At the beginning of the year, the Cincinnati Reds outfield seemed to be aligned. Bringing in veteran Wil Myers to go along with returning players in Jake Fraley, TJ Friedl, and Nick Senzel.
As the year has progressed, the outfield group has not. The Reds have gotten solid play from TJ Friedl, and after a slow start Fraley has caught fire in the Reds lineup.
Myers, however, has struggled. On top of the struggles from the 32-year-old free agent acquisition, there has been a revolving door for the fourth outfield spot.
Smoking-hot Reds prospect T.J. Hopkins has shown that he's ready for the big leagues.
Nick Senzel has made the move back to third base and hasn’t looked back. Will Benson has shown he quite simply can’t hit big league pitching at the moment. And then you have Stuart Fairchild, who hasn’t provided much production for the Cincinnati Reds in outfield relief.
The good news for the Reds is that there is a 26-year-old outfielder in Triple-A who has come out of the gate swinging. It might just be time for him to finally break into the big leagues.
When you hear Reds prospects, you think of the top names; Elly De La Cruz, Christian Encarnacion-Strand, and Noelvi Marte. Louisville Bats outfielder T.J. Hopkins has swung a bat at the same level as those three big names.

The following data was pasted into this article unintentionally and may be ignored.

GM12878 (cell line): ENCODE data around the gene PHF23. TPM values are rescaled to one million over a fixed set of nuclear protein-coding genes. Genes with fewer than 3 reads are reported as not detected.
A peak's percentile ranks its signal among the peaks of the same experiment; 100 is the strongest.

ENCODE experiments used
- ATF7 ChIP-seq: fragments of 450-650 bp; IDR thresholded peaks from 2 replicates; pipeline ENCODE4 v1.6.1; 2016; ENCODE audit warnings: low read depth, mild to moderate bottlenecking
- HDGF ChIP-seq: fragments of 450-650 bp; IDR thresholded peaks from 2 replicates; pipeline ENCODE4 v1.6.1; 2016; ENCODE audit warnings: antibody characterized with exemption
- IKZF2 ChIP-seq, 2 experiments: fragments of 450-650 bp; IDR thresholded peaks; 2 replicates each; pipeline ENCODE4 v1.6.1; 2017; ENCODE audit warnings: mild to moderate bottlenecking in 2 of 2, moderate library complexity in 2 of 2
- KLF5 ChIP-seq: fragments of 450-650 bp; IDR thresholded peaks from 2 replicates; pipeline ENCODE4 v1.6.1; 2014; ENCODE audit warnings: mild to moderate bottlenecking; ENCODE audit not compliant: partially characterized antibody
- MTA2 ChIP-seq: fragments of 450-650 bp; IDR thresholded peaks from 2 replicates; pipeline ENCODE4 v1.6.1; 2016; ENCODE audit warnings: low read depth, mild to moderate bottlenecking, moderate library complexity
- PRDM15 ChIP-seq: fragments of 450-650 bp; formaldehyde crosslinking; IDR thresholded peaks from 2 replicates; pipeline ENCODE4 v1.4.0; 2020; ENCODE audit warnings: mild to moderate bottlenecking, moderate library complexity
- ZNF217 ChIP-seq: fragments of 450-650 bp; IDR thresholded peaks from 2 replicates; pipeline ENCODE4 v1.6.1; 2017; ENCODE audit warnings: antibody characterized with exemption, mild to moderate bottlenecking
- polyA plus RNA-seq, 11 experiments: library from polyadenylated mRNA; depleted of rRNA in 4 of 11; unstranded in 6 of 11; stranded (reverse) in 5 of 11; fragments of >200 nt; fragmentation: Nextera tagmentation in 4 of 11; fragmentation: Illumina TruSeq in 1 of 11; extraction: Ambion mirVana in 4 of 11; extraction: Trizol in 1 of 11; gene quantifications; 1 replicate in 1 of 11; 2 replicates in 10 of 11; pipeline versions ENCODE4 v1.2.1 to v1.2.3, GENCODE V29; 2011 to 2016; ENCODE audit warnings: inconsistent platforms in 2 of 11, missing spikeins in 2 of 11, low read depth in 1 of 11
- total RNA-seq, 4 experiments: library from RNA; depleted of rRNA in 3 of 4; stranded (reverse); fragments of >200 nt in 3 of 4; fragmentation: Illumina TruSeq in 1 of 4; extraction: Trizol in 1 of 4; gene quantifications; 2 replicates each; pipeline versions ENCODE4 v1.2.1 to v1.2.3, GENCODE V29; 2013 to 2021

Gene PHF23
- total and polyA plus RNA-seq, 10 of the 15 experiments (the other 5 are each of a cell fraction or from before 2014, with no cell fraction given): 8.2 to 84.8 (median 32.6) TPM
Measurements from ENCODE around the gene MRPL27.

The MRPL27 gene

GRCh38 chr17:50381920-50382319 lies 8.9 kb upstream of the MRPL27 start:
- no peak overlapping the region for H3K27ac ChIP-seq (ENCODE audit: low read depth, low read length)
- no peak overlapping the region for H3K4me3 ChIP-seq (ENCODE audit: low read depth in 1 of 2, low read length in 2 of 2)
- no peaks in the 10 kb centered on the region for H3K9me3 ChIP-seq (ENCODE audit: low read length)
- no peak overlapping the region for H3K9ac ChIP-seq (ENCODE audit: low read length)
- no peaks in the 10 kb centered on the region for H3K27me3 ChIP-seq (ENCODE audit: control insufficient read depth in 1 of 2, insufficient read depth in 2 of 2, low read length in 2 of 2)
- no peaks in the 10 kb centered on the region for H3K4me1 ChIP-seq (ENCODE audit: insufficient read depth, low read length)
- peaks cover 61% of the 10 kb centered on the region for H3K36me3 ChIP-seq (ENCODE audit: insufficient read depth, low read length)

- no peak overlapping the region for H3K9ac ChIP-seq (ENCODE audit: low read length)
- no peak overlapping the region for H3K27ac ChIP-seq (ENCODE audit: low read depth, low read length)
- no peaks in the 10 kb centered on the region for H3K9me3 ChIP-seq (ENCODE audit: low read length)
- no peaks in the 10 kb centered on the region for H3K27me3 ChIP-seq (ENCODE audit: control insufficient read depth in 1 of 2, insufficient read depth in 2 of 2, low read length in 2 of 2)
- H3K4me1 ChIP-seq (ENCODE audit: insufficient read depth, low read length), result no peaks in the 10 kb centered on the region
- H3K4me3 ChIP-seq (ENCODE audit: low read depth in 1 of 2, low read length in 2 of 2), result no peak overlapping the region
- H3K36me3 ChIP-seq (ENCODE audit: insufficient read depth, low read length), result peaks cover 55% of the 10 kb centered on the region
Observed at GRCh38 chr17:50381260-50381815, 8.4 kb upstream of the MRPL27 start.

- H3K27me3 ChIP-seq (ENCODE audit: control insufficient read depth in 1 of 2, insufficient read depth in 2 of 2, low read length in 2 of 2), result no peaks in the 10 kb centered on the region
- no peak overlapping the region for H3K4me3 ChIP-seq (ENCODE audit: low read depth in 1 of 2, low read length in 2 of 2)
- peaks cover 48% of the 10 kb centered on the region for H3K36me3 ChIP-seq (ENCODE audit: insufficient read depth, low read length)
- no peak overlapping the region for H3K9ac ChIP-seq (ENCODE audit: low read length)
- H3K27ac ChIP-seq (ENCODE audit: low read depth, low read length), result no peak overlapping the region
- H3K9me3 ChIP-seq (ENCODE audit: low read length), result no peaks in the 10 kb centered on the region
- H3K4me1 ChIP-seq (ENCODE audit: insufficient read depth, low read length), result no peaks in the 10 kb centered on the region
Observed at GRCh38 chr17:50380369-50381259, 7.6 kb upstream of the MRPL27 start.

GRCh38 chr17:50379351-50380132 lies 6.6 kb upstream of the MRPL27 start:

Heading into Wednesday’s afternoon game for Louisville, the former ninth-round pick had, according to FanGraphs, a wRC+ of 154 in 138 at bats. Wednesday’s game saw him go 2-for-5 with an RBI to bump his season average up to .329 with a .991 OPS.
T.J. Hopkins' seven home runs is good for second best in Louisville, which goes along with his team leading 12 doubles. Hopkins' above-average bat has burst onto the scene and provided the Cincinnati Reds with yet another prospect who could make his debut in 2023.
The Reds have tried other guys in that fourth outfielder spot. Benson has been up two times, Fairchild, who played with the team last season, has shown what he is at this point in his career.
Perhaps the big hurdle for Hopkins is he doesn’t occupy a spot on the 40-man roster. To get him in the majors, someone will have to be DFA’d, released, or pushed to the 60-day IL. In regards to that, it shouldn’t be a roadblock held against Hopkins. If Hopkins has proven he can hit, he deserves, at the very least, a shot with the big league team.